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Hooked on ordering through the mail

I've been picking off 1977 Kellogg's cards fairly easily and quickly the last few weeks. Unless I hit some sort of short-printed snag that I don't know about, I should have the set finished in a couple of months.

That kind of timeline is fairly standard in our access-friendly world. In fact, there are a few people reading this right now who wonder why I didn't just buy the whole thing at once.

This is how spoiled we've become. Twenty-five years ago how could I have accomplished this? Where could I have found 1977 Kellogg's cards -- 20-year-old oddballs -- for sale? I couldn't even tell you, probably because I wasn't collecting then. But even so, it couldn't have been as easy as it is now.

I know when I was pulling Kellogg's cards out of the cereal box back in the '70s, the only way you could obtain the entire set is to order them off the side of the box. It was either that or buy a mountain of cereal and hope you don't pull out any dupes.

And this is how I became hooked on ordering through the mail. It was the only way to get my hands on cards that you couldn't find at the nearby grocery store or corner market.

I started ordering through the mail via cut-out order forms off cereal boxes. Then, somewhere along the line, a TCMA Advertiser or Fritsch's Cards catalog came to my home. I have no idea how these started arriving, maybe through something I ordered in Baseball Digest, but it was the closest thing to ebay that we had at the time.

In those mail-order newsprint publications, I spied dozens upon dozens of sets that I had never known existed. (Sure, there were Topps cards and sets from the '60s and '70s for sale, too, but I was a kid with a paper route, I couldn't afford that.). Most sets paid tribute to old teams or past eras. There were sets for minor league teams, too.

I wanted a lot of those sets, but the ones that appealed to me most were these:

The 1980 Baseball Immortals set from SSPC (Renatta Galasso/TCMA).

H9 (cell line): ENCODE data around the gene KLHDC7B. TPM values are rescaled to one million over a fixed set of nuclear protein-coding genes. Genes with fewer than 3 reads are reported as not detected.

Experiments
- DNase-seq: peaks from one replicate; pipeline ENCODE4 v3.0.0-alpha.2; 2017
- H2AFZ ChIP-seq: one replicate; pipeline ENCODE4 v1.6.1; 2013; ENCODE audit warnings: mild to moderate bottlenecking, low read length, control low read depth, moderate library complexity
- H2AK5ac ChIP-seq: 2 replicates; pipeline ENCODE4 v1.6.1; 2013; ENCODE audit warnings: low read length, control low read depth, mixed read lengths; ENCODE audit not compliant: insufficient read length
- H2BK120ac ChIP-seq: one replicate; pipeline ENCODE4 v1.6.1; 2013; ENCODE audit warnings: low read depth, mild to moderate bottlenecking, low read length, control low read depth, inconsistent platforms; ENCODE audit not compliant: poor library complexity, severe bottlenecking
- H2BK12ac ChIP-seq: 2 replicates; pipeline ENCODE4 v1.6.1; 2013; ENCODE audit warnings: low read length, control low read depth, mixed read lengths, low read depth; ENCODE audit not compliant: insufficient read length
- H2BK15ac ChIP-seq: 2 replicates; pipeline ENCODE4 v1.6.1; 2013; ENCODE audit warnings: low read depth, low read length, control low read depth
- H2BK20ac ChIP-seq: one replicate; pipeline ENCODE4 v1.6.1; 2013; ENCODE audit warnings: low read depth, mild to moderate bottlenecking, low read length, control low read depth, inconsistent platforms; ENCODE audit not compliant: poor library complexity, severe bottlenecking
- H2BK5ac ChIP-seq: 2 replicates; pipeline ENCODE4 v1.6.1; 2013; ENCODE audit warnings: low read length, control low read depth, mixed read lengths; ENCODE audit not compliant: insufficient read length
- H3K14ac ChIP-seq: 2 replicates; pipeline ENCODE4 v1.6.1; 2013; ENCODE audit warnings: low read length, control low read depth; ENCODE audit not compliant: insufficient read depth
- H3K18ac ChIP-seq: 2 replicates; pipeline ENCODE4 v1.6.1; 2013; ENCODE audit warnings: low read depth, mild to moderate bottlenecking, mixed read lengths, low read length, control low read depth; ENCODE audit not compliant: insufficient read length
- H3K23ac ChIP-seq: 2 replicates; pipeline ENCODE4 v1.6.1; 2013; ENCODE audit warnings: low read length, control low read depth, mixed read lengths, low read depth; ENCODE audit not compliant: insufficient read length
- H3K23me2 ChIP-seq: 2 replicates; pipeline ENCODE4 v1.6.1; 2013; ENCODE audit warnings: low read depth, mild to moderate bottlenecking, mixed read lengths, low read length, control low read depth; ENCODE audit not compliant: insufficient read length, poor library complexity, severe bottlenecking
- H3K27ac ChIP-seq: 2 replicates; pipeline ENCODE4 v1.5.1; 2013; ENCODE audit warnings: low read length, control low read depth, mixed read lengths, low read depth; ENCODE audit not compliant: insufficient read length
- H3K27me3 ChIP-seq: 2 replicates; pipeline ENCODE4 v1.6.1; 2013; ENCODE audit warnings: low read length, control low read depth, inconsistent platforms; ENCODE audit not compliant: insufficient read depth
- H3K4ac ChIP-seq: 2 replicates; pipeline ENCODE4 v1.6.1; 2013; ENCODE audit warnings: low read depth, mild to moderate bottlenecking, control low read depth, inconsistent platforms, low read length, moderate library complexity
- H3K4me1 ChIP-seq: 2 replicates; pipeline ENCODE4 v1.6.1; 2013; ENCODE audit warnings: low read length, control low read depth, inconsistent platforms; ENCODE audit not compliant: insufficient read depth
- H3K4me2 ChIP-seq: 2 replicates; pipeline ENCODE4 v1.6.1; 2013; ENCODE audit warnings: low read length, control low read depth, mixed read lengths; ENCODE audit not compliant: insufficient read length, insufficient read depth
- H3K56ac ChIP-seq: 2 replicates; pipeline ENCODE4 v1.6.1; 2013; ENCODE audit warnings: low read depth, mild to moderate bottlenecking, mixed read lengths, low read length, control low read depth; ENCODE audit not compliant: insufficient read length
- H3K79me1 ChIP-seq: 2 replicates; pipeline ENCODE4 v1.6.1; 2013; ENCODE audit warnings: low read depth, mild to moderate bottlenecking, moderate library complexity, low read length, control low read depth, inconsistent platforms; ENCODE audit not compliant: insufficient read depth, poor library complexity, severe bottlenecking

The catalogs that came through the mail were printed almost completely in black-and-white, but there must have been some color printing in some of them because I never would have gravitated to this set if I didn't know they were so bright and in-your-face.

Obviously, its design inspiration was the 1975 Topps set, the first set I ever collected and a set I've loved the most for 45 years. Its two-tone color scheme -- with borders even thicker than '75 Topps -- made these very old players come to life for me.

It's a bit unusual to see someone who played as long ago as Pie Traynor -- someone who was inducted in the Hall of Fame in 1948 (!!!) -- on such a colorful card. Anything that I had ever seen of players from that time were in black-and-white through and through. But that's what made this set unique.

I pined and pined for this set, catalog after catalog. I had very little money at the time and anything that I ordered from those catalogs was usually a card or two because that's all I could afford.

Then life moved on and a deluge of cards followed and I moved in and out of collecting. But that 1980 Baseball Immortals set remained in my brain.

Since I've returned to the hobby and arrived on the blogs and can travel the internet, ordering through the mail freely and much more easily than with those four-times-a-year catalogs, the Baseball Immortals set has moved to the front of my brain. But still there have been so many cards that took me away from that set.

A few weeks ago, I spied a Baseball Immortals set for sale and I stuck it in my cart for when I had some spare cash. Then something happened:

Somebody sent me 35 cards from the set.

OK, so now what do I do?

I probably did the foolish thing and removed the set from my cart. I know I should've gone ahead and ordered it, who cares about a few extra cards that I probably could distribute to others anyway? But you saw that 1966 Ron Perranoski card on the last post, right? I couldn't afford to buy both AND those '77 Kellogg's cards.

So, that settled it, I'm enjoying these very fine and BRIGHT cards that arrived from The Collective Mind!

I may not have the entire set but I'm much more on my way than I was a couple of weeks ago!

Now for those who aren't familiar with the set, a small amount of background: It was first issued in 1980, that's when I saw them in the catalogs, but it was updated over the next eight years. The set features Hall of Fame players, and the year they were inducted is shown on the flag on the front of their cards. As more were inducted into the Hall of Fame through the 1980s, those players cards were added to the set. It is 173 cards all told.

It is a hoot to obtain cards of players from long, long ago, folks who were playing this game in the 1800s, on such a wild design!

But I'm sure this is how some youngsters from back then learned about these players as they were drawn in by the bright blues, reds and yellows. I know I would have known much more about Thomas McCarthy as a young teen if I had these cards.